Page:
Remembering the Future

Insights about the role of memory and attention in decision making may help us make wiser choices — putting future considerations ahead of immediate gratification.


A lengthy excerpt:

Not only do people have a tendency to think about the present at the expense of the future, but when asked to put off consumption, they demand disproportionately large rewards for doing so. “If a customer expects to receive an iPad immediately and then Apple announces there’s been a delay and offers a coupon for other products as a compensation for the wait, most people would expect a lot for that,” Weber says. “But if a customer expects to receive an iPad in three weeks and Apple offers the chance to get it sooner for a premium, most people would not be willing to pay that much more.”

“Economic theory says that people should be willing to pay as much to speed up their consumption as they would demand to slow it down,” says Professor Eric Johnson, whose research focuses on consumer and managerial decision making. But these amounts are never the same, and in fact, the difference is startling: the price people demand to slow down consumption is on average two to three times higher than the price people will pay to speed it up. The phenomenon — asymmetric discounting — has long been noted but has not been well-explained. “Understanding why asymmetric discounting happens might help us understand how to make immediate gratification look smaller and distant rewards look bigger,” Johnson says.


“Other work on decision making shows that people construct what they are willing to pay,” he explains, “meaning that our preferences are often more a matter of the way a choice is presented than deeply held beliefs or values.” For example, people share a well-documented tendency to favor the first option among many choices. In earlier research, Johnson and others proposed query theory, the idea that order matters in preferences and decision making because it affects how we query our memory for arguments for different choices; our brains give first choices more attention than subsequent choices, and we generate more arguments for them.


Like first options, the present is always directly in front of us, demanding — and receiving — attention, while the future is difficult to recall because it is so much further away. “So the question is, how do we focus attention on future rewards and move them to the forefront?” Johnson says.


Johnson and Weber, working with Kerry Milch and Hannah Chang of Columbia University, Jeff Brodscholl of Harris Interactiveand Daniel Goldstein of London Business School, hypothesized that query theory could reveal whether those cognitive processes associated with memory and attention were at work in asymmetric discounting and the tendency to favor the present over the future. The researchers proposed that, because the order in which people receive their options matters, they should be able to shift the balance of support from the present to the future by prompting people to generate more evidence in favor of delaying rewards and less evidence in favor of immediate rewards.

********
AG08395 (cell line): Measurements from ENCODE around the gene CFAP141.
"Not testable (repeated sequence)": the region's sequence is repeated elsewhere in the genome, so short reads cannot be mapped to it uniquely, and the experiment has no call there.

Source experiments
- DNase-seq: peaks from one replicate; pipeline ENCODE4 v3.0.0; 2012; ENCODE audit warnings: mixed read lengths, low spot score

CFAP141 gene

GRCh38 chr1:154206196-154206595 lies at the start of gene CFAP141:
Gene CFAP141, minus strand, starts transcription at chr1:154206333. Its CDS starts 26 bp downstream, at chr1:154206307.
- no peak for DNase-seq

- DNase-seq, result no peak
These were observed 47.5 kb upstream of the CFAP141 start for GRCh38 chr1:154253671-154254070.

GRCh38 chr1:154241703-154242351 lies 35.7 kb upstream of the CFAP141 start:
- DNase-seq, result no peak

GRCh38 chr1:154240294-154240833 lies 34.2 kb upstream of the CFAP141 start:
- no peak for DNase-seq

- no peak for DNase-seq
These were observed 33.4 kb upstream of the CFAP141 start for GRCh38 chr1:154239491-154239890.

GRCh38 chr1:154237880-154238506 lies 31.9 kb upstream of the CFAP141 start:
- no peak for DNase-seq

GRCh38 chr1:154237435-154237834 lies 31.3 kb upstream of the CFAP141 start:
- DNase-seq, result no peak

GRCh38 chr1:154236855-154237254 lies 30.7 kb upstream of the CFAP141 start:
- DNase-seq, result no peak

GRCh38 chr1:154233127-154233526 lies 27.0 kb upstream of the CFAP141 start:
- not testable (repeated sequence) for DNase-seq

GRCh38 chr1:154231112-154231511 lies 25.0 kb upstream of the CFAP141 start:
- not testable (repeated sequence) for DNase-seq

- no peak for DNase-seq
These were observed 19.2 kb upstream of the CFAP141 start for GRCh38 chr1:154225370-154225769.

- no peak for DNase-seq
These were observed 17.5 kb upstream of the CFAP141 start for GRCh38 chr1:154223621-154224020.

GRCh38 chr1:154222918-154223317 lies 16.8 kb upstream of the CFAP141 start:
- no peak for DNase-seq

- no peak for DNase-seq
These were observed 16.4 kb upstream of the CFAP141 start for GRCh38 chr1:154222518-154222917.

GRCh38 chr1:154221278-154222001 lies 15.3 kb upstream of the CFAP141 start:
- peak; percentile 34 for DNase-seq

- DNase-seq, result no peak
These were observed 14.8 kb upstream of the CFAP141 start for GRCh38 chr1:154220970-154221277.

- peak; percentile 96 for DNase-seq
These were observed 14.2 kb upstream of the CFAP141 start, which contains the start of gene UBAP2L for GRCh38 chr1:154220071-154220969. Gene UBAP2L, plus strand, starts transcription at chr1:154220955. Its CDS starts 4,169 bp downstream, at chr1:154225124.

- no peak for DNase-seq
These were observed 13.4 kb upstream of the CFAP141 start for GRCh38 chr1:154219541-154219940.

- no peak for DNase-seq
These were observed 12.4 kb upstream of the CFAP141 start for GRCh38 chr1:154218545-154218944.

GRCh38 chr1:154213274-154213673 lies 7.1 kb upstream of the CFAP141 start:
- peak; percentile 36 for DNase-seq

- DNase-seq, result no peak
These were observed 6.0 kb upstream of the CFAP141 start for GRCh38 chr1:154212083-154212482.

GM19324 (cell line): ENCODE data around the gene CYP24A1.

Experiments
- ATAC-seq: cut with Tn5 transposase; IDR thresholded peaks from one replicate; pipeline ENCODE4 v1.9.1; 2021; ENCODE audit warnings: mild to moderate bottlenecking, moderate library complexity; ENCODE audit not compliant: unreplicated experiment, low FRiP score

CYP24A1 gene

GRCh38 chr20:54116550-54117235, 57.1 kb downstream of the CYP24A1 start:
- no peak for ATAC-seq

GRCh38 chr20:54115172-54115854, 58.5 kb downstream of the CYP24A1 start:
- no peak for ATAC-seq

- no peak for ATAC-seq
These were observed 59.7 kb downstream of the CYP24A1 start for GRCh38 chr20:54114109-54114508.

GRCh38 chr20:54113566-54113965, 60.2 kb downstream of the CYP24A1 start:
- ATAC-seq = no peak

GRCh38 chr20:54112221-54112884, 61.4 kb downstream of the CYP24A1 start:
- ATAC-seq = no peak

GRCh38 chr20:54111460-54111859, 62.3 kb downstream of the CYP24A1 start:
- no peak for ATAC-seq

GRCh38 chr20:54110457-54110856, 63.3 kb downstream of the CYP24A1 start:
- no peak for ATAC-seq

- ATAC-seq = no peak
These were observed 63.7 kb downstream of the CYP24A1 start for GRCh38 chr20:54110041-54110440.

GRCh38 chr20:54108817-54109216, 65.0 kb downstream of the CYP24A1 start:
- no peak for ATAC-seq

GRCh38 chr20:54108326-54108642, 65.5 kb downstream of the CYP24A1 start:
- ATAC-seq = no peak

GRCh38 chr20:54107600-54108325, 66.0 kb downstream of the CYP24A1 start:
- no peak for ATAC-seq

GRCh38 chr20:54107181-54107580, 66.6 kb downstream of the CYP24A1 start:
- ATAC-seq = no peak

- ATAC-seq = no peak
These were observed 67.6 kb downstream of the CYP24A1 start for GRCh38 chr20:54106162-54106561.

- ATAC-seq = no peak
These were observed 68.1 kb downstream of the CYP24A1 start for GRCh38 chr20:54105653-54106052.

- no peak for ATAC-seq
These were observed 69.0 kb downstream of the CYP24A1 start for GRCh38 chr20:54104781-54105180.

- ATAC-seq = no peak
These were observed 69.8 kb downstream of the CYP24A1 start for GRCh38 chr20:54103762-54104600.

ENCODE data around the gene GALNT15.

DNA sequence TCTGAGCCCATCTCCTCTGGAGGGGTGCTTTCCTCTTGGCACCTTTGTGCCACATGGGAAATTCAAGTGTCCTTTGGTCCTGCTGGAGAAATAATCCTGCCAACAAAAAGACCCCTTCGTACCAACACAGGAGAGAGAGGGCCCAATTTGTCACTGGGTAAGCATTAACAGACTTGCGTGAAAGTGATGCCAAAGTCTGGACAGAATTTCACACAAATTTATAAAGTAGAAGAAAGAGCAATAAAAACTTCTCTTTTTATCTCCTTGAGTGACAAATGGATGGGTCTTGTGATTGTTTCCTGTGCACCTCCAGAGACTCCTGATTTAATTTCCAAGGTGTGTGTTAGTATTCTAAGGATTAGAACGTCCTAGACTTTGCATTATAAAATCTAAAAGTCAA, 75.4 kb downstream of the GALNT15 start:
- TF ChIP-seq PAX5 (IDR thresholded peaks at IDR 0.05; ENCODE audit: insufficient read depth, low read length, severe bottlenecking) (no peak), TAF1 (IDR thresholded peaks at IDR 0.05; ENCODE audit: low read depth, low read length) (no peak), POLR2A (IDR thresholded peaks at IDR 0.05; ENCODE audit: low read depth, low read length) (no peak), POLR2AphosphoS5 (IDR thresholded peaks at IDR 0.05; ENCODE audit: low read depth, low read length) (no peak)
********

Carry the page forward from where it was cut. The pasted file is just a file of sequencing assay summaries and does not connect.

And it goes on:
The researchers first conducted a standard asymmetric discounting study with subjects on the Web with real money at stake. Half of the participants were offered the chance to receive a $75 gift certificate three months from that day, while half were presented with the chance to receive a $50 gift certificate immediately. Consistent with other measures of discount rates and asymmetric discounting, the subjects offered the $75 (later) option were willing, on average, to give up about $15 to receive the gift certificate right away, while those offered the $50 (now) option demanded an increase of $30 to wait three months.


Subjects had also been asked to report (by typing) the thoughts that were running through their minds as they were making their decisions. Later, after making their choices, subjects categorized their thoughts as supporting immediate consumption or supporting delayed consumption (or none or both). By counting the number of thoughts in each category, the researchers determined whether the balance of support in each instance favored immediate or delayed consumption.


As the researchers had hypothesized, subjects who had first been given the chance to receive the $75 gift certificate in the future were able to list more thoughts supporting delayed consumption. Those first offered the chance to receive a $50 gift certificate in the present reported many more thoughts that favored immediate consumption.


This lends credence to the theory that people muster the most evidence to support the first choice they are offered, drowning out other options. “We think something like this happens: someone offered $75 to spend three months in the future might first think about how their spouse’s birthday is right around that time, or maybe a holiday, and they think about what kind of nice gift they might buy,” Weber explains. “Whereas someone offered $50 to spend today might first think about that CD box set they’ve been eyeing. Subsequent ideas have little chance of overriding the first one.”

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